A number of New York City voters in Brooklyn have reported receiving absentee ballots for the general election this November that include an official ballot envelope bearing the wrong names and addresses, a mistake that could void their votes if not corrected.
Some Brooklyn residents reported receiving their absentee ballot along with the “official absentee ballot envelope” with an incorrect name and address, Gothamist/WNYC reported. A voter inserts their ballot into the official envelope and signs their name to the outside, but if the signed name does not match the name on the envelope, the vote is marked void and not counted.
The New York City Board of Elections has already sent out nearly half a million absentee ballots so far leading up to the presidential election, including more than 140,000 ballots to voters in Brooklyn, home to 2.6 million people.
Voters in Park Slope, Prospect Heights, Carroll Gardens, Crown Heights, Clinton Hill, Bushwick, Flatbush, Brooklyn Heights, and Sunset Park have all reported the issue with their ballots.
Michael Ryan, the Board of Elections executive director, said the issue was due to a mistake by vendor Phoenix Graphics, which was hired to print and distribute absentee ballots for voters in Brooklyn and Queens.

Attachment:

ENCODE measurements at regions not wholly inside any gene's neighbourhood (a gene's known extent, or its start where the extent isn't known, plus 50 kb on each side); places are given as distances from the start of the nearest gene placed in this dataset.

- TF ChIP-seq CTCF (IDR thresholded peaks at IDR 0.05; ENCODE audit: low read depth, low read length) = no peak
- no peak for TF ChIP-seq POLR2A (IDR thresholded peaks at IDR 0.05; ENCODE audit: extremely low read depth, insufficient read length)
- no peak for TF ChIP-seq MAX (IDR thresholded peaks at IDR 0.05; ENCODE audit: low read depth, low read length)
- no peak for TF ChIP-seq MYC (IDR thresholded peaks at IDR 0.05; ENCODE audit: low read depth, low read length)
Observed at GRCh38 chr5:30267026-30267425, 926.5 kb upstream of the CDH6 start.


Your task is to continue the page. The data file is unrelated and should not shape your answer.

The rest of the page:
“We will ensure on behalf of the voters in Brooklyn that the proper ballots and ballot envelopes are in the hands of the voters in advance of Election Day so they can vote,” Ryan told Gothamist/WNYC. “This problem will get corrected.”
Voting by mail has become a fraught issue leading up to the November election. Democrats have encouraged voters to submit their ballot by mail to protect themselves from potentially exposing themselves to coronavirus at polling places. Meanwhile, President Trump has opposed the widespread use of mail-in ballots, saying it is a breeding ground for voter fraud and “puts the election at risk.”
The use of mail-in ballots have resulted in several recent instances of fraud, including the coercion of elderly voters in Texas and a ballot-harvesting scheme in North Carolina during the 2018 midterms that caused GOP congressional candidate Mark Harris’s victory to be voided. In California, cases have cropped up in which dozens of ballots were sent to the same person, or a ballot was sent to an undocumented immigrant who had never registered to vote.
The errors on Brooklyn absentee ballots has sparked concerns that the fumble could undermine voters’ faith in the New York City Board of Elections. Board officials have encouraged voters who received a botched ballot to call and request a new ballot, but the phone lines have reportedly been overwhelmed, with voters put on hold and informed they are behind dozens of others in line.